This is one of several prongs that is useful in understanding religion. Religions have been looked at an enormous amount over the course of human history. Every time we have looked at them, they have failed. The accumulation of all those failures add a statistical weight to just how unlikely it is that any given religion is true. And all that is before we even weigh any claim from a specific religion.

The idea that any religion is true is so miniscule that it would take an enormous amount of verifiable evidence to swing the scales back the the idea that believing in religion was scientifically reasonable.

Thursday, May 9, 2013

Link - reasons to keep government out of the birth control business

"Teenagers were delaying treatment,” Insko said. “They were getting sicker, they were spreading venereal disease, in some cases committing suicide because they could not talk to their parents.”

N.C. House approves bill requiring teens to get parents’ OK for birth control |

Wednesday, May 8, 2013

If Only We Could Outlaw Penises

If only we could outlaw possession and purchase of the penis then we could compare the laws governing smoking to the laws governing contraception.

Heather Mac Donald wrote a column for the New York Post comparing smoking to birth control -- specifically the recent ruling on the age requirements for obtaining the Plan B contraception. She tries to hit one out of the ballpark, but ended up with a swing and a miss. Her failure is trying to compare apples to oranges, or more specifically, comparing penises to cigarettes.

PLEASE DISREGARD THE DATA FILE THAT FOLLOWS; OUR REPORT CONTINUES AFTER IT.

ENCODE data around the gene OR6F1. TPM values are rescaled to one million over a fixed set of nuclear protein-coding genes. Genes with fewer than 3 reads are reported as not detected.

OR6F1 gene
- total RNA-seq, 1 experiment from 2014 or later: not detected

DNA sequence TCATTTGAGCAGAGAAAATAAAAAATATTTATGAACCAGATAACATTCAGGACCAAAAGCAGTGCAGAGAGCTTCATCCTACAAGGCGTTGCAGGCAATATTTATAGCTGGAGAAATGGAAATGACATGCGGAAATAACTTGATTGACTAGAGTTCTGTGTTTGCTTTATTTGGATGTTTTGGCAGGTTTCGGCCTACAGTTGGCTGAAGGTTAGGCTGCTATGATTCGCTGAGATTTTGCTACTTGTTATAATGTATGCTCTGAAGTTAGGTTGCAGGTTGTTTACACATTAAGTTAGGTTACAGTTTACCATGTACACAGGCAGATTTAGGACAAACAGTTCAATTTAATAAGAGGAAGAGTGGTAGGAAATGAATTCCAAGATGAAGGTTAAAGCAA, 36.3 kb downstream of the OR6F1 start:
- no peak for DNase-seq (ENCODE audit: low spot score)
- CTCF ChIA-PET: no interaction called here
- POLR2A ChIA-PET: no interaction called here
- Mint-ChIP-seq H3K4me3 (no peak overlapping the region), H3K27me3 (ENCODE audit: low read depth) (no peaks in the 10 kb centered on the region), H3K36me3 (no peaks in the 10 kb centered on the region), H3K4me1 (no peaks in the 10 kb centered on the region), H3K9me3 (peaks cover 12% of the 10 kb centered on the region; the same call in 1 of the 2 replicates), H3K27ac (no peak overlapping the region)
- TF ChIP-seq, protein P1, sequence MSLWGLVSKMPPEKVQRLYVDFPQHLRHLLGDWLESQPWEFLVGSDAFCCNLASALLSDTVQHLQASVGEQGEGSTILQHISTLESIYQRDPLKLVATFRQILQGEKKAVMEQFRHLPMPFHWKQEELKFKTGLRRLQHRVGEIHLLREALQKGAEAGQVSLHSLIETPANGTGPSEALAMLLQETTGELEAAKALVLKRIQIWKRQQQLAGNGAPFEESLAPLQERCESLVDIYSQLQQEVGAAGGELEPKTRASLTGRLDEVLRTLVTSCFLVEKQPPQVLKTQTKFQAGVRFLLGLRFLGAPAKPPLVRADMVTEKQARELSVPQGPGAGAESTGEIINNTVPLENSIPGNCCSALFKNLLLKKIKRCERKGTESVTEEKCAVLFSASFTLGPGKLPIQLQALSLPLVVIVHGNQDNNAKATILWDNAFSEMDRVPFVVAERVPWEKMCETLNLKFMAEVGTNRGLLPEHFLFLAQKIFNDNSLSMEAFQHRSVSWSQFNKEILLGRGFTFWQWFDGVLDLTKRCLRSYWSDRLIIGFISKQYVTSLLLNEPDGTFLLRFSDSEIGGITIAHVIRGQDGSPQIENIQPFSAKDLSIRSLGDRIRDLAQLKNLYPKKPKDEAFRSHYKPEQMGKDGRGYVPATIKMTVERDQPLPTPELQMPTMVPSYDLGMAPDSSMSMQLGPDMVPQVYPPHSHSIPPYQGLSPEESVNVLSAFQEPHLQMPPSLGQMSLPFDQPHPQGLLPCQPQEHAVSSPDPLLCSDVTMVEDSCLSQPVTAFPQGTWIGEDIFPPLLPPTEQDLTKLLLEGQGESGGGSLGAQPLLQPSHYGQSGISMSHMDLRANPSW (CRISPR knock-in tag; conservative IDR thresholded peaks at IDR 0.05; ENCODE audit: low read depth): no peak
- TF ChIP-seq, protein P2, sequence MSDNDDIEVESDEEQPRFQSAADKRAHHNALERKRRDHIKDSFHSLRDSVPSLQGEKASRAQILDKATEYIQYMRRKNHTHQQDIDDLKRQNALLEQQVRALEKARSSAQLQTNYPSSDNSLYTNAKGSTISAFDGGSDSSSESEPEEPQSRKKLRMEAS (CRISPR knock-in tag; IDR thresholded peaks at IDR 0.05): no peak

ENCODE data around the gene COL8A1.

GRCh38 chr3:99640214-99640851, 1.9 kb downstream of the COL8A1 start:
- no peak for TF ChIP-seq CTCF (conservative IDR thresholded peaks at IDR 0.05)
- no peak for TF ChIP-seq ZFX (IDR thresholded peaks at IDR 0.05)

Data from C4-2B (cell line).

Heather Mac Donald writes:

The Times editorialists fall back on the usual “they’ll have sex anyway” rationale for demanding Plan B for 11- and 12-year-olds: “Lack of access to safe contraception will not stop adolescents from having sex,” they write. The same can be said for smoking, of course.

And right there, if you think about it for more than a second, her argument goes off the rails. We are trying to prevent children from having sex until they are mature enough and properly prepared, just as we are trying to prevent children from taking up the habit of smoking. But you can't compare what happens after having unprotected sex (or a condom fail) with efforts to prevent smoking. Her argument falls closer to saying that smoking causes medical problems so we are going to outlaw medical care for children. But even that isn't all that good of a comparison.

Sex is a normal and natural part of virtually every humans life at some point. Smoking is not. Trying to compare sex with smoking can't ever be anything but a fail. Heather Mac Donald doesn't do any favors to herself or the conservative movement by putting forward such ridiculous comparisons.